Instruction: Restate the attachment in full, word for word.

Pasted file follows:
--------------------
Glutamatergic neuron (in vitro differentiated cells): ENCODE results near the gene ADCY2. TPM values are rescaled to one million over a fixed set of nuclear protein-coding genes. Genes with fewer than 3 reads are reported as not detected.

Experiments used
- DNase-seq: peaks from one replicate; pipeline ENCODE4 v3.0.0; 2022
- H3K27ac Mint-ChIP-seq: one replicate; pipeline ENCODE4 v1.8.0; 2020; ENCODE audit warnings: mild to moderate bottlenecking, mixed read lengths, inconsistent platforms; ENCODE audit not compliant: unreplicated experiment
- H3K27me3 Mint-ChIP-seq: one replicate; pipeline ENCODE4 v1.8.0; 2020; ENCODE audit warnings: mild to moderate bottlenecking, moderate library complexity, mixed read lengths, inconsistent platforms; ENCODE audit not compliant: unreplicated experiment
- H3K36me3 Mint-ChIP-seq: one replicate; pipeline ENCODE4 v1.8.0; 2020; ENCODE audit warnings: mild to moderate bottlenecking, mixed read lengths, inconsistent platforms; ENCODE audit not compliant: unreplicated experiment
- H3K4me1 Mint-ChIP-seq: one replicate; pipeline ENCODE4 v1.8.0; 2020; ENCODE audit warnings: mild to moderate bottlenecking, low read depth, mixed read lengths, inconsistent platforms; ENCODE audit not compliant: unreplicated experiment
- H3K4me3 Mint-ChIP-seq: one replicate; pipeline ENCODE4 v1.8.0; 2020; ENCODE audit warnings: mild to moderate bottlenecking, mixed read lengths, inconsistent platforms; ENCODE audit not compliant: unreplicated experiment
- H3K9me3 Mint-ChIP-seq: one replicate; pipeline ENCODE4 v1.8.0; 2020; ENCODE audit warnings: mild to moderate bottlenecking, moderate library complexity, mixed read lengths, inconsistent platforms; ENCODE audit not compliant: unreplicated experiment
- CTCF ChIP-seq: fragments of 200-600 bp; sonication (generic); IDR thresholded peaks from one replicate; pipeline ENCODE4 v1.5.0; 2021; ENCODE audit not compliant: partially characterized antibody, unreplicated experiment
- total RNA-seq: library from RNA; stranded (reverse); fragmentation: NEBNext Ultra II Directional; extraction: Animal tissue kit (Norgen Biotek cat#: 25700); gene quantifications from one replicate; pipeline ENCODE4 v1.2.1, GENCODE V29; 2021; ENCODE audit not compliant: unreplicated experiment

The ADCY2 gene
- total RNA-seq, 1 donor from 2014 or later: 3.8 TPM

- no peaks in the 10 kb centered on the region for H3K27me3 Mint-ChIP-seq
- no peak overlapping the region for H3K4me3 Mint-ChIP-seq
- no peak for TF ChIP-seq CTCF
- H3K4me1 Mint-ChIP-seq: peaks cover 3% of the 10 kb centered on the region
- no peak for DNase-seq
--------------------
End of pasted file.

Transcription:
Glutamatergic neuron (in vitro differentiated cells): ENCODE results near the gene ADCY2. TPM values are rescaled to one million over a fixed set of nuclear protein-coding genes. Genes with fewer than 3 reads are reported as not detected.

Experiments used
- DNase-seq: peaks from one replicate; pipeline ENCODE4 v3.0.0; 2022
- H3K27ac Mint-ChIP-seq: one replicate; pipeline ENCODE4 v1.8.0; 2020; ENCODE audit warnings: mild to moderate bottlenecking, mixed read lengths, inconsistent platforms; ENCODE audit not compliant: unreplicated experiment
- H3K27me3 Mint-ChIP-seq: one replicate; pipeline ENCODE4 v1.8.0; 2020; ENCODE audit warnings: mild to moderate bottlenecking, moderate library complexity, mixed read lengths, inconsistent platforms; ENCODE audit not compliant: unreplicated experiment
- H3K36me3 Mint-ChIP-seq: one replicate; pipeline ENCODE4 v1.8.0; 2020; ENCODE audit warnings: mild to moderate bottlenecking, mixed read lengths, inconsistent platforms; ENCODE audit not compliant: unreplicated experiment
- H3K4me1 Mint-ChIP-seq: one replicate; pipeline ENCODE4 v1.8.0; 2020; ENCODE audit warnings: mild to moderate bottlenecking, low read depth, mixed read lengths, inconsistent platforms; ENCODE audit not compliant: unreplicated experiment
- H3K4me3 Mint-ChIP-seq: one replicate; pipeline ENCODE4 v1.8.0; 2020; ENCODE audit warnings: mild to moderate bottlenecking, mixed read lengths, inconsistent platforms; ENCODE audit not compliant: unreplicated experiment
- H3K9me3 Mint-ChIP-seq: one replicate; pipeline ENCODE4 v1.8.0; 2020; ENCODE audit warnings: mild to moderate bottlenecking, moderate library complexity, mixed read lengths, inconsistent platforms; ENCODE audit not compliant: unreplicated experiment
- CTCF ChIP-seq: fragments of 200-600 bp; sonication (generic); IDR thresholded peaks from one replicate; pipeline ENCODE4 v1.5.0; 2021; ENCODE audit not compliant: partially characterized antibody, unreplicated experiment
- total RNA-seq: library from RNA; stranded (reverse); fragmentation: NEBNext Ultra II Directional; extraction: Animal tissue kit (Norgen Biotek cat#: 25700); gene quantifications from one replicate; pipeline ENCODE4 v1.2.1, GENCODE V29; 2021; ENCODE audit not compliant: unreplicated experiment

The ADCY2 gene
- total RNA-seq, 1 donor from 2014 or later: 3.8 TPM

- no peaks in the 10 kb centered on the region for H3K27me3 Mint-ChIP-seq
- no peak overlapping the region for H3K4me3 Mint-ChIP-seq
- no peak for TF ChIP-seq CTCF
- H3K4me1 Mint-ChIP-seq: peaks cover 3% of the 10 kb centered on the region
- no peak for DNase-seq